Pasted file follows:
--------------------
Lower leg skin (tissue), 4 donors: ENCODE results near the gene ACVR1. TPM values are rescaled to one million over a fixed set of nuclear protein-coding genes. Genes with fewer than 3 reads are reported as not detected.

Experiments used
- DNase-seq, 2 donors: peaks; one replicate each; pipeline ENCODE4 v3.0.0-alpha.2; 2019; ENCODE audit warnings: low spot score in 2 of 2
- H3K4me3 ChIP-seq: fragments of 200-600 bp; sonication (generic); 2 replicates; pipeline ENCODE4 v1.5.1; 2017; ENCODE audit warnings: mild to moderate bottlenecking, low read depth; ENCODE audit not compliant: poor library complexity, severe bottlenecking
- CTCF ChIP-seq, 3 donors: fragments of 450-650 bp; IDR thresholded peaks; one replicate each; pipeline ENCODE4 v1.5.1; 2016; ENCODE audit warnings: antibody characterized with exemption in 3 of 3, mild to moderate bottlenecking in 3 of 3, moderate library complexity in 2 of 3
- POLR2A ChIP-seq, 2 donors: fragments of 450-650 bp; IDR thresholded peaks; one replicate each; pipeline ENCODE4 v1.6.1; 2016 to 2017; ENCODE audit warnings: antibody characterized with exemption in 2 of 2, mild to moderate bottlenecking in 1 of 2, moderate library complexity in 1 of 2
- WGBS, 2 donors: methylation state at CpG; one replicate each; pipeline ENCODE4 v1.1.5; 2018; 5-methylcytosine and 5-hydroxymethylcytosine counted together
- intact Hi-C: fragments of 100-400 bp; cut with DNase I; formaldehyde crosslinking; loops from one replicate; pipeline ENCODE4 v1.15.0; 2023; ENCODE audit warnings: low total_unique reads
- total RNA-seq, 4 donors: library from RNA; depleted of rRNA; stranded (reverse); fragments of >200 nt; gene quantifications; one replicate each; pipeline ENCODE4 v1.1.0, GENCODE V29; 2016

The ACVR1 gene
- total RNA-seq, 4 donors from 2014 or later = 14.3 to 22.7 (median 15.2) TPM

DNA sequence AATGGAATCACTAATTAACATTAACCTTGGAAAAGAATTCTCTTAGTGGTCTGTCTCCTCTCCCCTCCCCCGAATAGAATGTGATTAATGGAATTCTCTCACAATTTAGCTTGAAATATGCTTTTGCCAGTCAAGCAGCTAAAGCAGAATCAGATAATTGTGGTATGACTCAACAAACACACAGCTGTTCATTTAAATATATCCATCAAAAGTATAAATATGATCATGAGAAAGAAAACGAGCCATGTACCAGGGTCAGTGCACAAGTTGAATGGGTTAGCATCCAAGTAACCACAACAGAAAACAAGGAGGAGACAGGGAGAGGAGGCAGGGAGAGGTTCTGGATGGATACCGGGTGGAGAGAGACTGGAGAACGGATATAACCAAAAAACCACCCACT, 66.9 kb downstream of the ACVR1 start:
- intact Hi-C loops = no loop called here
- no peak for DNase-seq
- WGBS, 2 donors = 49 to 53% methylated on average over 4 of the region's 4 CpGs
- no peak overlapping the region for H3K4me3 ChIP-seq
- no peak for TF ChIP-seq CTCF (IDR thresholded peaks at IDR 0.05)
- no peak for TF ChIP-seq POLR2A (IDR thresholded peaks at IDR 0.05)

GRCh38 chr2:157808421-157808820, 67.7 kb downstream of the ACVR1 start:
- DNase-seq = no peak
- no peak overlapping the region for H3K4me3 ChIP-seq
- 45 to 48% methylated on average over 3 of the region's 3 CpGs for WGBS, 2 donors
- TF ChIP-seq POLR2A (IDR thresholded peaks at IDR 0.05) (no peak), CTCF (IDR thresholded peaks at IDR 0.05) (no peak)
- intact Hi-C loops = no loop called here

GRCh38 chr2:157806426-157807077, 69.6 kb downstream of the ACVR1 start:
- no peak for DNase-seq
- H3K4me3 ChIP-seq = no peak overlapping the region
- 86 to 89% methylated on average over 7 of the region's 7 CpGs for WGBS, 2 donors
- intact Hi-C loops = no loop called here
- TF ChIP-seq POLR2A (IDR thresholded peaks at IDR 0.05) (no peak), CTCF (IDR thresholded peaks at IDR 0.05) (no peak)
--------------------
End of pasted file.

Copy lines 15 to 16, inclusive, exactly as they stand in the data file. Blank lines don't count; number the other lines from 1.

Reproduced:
- WGBS, 2 donors = 49 to 53% methylated on average over 4 of the region's 4 CpGs
- no peak overlapping the region for H3K4me3 ChIP-seq